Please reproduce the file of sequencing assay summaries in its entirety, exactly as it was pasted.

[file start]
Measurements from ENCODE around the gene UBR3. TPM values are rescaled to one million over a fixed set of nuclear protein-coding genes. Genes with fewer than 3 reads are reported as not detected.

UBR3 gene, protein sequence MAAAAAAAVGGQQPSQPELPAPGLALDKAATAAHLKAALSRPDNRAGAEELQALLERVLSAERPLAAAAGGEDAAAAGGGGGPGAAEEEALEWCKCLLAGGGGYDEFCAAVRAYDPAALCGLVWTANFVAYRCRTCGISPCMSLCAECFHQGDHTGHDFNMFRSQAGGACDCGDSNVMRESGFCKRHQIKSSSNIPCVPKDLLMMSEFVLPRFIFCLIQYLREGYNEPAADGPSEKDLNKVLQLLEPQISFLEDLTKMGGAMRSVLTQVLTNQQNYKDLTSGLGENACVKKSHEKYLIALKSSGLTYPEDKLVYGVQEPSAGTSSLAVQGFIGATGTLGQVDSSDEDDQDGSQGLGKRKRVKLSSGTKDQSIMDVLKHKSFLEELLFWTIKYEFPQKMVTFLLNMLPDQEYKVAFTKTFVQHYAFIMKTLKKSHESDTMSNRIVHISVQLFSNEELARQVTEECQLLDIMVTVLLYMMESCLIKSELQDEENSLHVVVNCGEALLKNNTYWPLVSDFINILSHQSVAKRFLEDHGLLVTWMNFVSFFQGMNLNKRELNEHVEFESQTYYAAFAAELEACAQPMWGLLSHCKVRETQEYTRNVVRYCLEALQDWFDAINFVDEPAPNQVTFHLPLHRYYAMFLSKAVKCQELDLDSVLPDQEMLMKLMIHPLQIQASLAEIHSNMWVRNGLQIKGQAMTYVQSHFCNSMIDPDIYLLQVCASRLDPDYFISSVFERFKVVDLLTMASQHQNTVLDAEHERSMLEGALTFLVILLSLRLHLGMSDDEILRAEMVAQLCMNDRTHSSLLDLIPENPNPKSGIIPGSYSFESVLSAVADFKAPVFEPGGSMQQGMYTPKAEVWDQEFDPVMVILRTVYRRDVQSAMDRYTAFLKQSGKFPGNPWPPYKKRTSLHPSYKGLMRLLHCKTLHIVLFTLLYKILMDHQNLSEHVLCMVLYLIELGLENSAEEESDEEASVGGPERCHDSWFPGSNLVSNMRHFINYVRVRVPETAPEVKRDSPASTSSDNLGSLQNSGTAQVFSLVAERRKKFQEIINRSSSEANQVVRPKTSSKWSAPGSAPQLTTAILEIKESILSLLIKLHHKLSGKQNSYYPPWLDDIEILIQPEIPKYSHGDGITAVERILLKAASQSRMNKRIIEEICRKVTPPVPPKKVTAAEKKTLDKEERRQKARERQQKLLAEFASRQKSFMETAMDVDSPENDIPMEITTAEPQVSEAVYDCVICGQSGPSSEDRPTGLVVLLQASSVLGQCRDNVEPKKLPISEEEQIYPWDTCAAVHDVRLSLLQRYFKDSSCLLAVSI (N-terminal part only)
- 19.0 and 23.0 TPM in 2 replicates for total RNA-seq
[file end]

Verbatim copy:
Measurements from ENCODE around the gene UBR3. TPM values are rescaled to one million over a fixed set of nuclear protein-coding genes. Genes with fewer than 3 reads are reported as not detected.

UBR3 gene, protein sequence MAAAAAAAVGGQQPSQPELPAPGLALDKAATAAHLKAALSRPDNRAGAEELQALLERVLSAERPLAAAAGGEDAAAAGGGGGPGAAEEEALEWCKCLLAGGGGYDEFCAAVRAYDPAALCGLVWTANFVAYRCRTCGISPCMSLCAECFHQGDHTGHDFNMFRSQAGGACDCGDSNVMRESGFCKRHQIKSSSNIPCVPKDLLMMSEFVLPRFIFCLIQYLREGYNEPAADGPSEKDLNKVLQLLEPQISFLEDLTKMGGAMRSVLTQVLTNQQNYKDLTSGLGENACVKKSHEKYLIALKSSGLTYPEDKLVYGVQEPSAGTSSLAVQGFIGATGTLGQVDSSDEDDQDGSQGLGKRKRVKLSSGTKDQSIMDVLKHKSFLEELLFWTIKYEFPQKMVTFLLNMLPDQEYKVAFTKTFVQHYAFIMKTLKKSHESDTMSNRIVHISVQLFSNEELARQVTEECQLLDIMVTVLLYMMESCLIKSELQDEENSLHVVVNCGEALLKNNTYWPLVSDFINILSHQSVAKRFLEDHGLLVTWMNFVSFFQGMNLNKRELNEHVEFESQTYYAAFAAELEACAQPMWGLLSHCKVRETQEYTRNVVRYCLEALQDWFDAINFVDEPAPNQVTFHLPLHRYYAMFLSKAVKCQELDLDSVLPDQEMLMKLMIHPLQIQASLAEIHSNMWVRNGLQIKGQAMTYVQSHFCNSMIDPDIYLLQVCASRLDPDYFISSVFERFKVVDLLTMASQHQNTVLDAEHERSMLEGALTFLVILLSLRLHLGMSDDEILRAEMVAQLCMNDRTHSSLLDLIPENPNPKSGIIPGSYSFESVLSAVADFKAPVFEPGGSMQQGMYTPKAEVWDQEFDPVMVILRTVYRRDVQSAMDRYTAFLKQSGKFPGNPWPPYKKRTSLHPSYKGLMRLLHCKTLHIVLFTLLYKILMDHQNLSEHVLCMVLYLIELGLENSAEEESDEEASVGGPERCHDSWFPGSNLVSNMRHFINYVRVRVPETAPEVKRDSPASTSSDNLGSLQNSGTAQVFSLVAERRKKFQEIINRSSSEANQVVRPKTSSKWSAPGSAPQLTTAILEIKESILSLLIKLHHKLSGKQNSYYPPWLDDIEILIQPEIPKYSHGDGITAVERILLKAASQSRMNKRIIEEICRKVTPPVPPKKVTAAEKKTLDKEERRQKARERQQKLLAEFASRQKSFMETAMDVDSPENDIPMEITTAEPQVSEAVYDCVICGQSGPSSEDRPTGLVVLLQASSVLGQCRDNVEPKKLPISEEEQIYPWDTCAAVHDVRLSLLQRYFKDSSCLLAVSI (N-terminal part only)
- 19.0 and 23.0 TPM in 2 replicates for total RNA-seq